J: Yeah. So I led this workshop titled “Ally: From Noun to Verb, from Label to Action”, in which I really encouraged the participants to think about allyship with minority and marginalized communities to take the form of action, rather than slapping a label on yourself because you (as a privileged person) think you are. I think people really got that concept that allyhood is something you do, not just something you are… but I still noticed this anxiety around shedding “ally” as a label. People want to be recognized for their work; for standing up against racism. But the thing is, at least for me, is that the expectation of our ministers and ministry leaders is that we stand up for racism. It’s simply being a decent human-being. I think it is incredibly telling that our world is so corrupted by racism that standing up against it is seen as exceptional and deserving of a label.
As for our Classis lacking diversity, yes, I absolutely agree with that. And I stand by what was said that night in response to that question. It’s not simply inviting more PoC (persons-of-color) onto our consistories, or developing “urban” outreach missions, it’s about being willing to radically question every aspect of your worship style for the sake of the gospel. It’s not just about adding a few “gospel” songs, it’s about asking how your theology marginalizes and “others”. If our churches don’t communicate a welcome of all people, then how are we going to expect that all people will feel a call to ministry? If our worship and theology excludes, are we excluding those God has a call for?
J: Denise, what about you? When you said “This is our Classis”, that is, almost all white, how does that make you feel, as the first Black woman to graduate from Western Theological Seminary and be ordained by the RCA? Do you feel hopeful for the future? For Black women in our Classis?
D: First I would say it was the first time that I felt like the Classis recognized what it is for me a black person to be at a classis meeting. I don’t think most people think about how few people of color are in the rooms they enter, I always do.
Second, I hope to hope for Holland Classis. That’s what I say when hope is hard to grasp. The implicit biases and microaggressions in our classis are pervasive and will require an explicit, intentional commitment to be transformed. This event this weekend certainly did give me pause and fuel for the fire to continue knowing there are Allies and Freedom Fighters in the trenches trying to be faithful to their call in areas of racial justice.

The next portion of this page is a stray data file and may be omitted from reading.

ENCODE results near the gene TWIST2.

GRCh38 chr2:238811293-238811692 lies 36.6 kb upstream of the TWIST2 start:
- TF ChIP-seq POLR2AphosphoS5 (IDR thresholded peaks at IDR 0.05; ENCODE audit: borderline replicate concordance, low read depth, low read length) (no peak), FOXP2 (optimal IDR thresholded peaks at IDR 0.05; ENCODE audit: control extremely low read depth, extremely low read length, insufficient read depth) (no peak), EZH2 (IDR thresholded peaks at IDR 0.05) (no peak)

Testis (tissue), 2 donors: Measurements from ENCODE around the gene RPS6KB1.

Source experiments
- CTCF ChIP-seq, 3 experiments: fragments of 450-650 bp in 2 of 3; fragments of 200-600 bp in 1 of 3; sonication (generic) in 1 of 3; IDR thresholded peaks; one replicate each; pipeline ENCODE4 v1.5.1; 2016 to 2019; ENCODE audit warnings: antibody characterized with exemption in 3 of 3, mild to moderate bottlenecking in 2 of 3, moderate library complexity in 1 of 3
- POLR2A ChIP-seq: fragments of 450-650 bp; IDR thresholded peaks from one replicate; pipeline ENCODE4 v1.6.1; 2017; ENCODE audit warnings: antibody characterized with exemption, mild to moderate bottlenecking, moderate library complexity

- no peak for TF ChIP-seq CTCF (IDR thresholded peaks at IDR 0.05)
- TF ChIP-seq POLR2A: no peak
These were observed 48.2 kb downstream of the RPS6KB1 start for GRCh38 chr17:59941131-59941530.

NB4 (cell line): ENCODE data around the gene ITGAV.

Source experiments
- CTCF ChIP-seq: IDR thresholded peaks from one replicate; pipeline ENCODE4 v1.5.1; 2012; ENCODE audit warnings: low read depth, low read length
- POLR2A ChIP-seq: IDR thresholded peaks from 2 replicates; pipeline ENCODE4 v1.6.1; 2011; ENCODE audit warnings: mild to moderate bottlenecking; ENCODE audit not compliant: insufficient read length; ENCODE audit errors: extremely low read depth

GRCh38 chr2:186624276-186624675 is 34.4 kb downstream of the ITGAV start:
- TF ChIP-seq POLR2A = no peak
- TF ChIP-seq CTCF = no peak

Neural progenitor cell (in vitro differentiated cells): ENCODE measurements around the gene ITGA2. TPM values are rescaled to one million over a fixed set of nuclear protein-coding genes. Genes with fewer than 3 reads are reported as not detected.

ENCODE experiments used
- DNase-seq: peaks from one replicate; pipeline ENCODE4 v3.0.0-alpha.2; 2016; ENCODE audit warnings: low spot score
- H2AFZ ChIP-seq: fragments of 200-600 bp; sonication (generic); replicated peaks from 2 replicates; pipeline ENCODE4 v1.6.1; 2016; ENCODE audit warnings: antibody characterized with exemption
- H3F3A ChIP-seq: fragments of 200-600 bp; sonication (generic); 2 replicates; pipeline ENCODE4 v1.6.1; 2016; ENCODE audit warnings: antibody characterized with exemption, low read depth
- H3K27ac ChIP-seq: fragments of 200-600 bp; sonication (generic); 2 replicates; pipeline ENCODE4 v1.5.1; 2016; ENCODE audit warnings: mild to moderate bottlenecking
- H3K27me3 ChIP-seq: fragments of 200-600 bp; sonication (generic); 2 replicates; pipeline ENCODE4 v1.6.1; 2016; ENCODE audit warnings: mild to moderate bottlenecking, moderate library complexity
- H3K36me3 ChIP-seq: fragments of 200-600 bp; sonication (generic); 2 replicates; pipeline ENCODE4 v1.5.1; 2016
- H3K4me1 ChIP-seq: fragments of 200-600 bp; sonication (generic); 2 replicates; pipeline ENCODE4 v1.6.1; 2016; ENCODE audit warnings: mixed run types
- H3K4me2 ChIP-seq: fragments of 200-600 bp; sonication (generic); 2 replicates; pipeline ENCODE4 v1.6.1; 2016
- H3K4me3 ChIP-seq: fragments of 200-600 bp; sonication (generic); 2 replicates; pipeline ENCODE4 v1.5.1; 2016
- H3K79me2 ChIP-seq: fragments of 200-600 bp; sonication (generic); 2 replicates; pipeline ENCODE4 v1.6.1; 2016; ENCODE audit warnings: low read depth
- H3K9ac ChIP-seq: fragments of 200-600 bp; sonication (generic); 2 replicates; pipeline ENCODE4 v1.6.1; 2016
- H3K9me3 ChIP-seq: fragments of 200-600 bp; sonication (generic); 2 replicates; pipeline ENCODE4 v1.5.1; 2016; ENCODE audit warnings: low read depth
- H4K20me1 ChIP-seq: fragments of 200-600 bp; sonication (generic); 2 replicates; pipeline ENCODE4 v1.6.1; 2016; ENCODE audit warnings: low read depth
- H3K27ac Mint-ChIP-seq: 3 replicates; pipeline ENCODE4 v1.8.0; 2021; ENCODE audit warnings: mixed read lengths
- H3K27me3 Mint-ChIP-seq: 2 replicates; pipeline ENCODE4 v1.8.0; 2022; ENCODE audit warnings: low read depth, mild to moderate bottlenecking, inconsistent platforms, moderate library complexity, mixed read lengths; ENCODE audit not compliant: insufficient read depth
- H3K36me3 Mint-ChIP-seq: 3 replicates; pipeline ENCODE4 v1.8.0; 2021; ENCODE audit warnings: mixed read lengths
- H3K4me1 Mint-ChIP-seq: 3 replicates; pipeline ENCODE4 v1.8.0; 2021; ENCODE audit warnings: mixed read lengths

J: “As we move forward in Holland Classis, what do you hope to see come from this weekend together? I remember we said that this was a weekend to start conversations around Black Lives Matter, and to recognize that we might not have closure around it.”
D: Assata [Shakur]’s quote is chants in my soul “We have nothing to lose but our chains.” I hope Holland Classis would take the next step to implement policy and practices that protect Black Lives from discrimination and abuse. I hope the classis would be an active voice in the cry against racial injustice, police brutality, criminalization of Black children in schools and matters of equity concerning black clergy. I have high hopes for Holland Classis.
D: What about you? If we were to proclaim in 5 years that Black Lives still Matter to Holland Classis what sort of markers would you hope to see as evidence to this claim.
J: I really hope our Classis can be a leader. In a place like Holland, where the church still plays a huge role in society, I hope that our ministers and ministry leaders can have the tough conversations with schools, with our police force, with business owners, etc. If the church can, for ONCE, be on the leading edge in this community, I believe we will see it everywhere. I will hope reports of unlawful stopping of Black drivers will decrease. I will hope that we will see more POCs under-care of Holland Classis. I will hope that schools will institute strong curriculum that teaches on racism at every grade level. And I hope that we will see churches, where anti-racism is being preached as part of every message.
This conference was a first step towards racial justice and declaring #BlackLivesMatter in Holland Classis. We didn’t solve all of our problems, and we all certainly walked away with lingering questions. But we both walked away with hope.
At the start and end of each session, we led conference participants in what has been called, “The Prayer of Assata”, written by Assata Shakur, a freedom fighter and Black Panther. Denise quoted part of this above.
“It is our duty
to fight for our freedom.
It is our duty to win.
We must love each other
and support each other.
We have nothing to lose
but our chains.”
That is the hope we have for Holland Classis. That together, we would truly believe, we have nothing to lose, but our chains.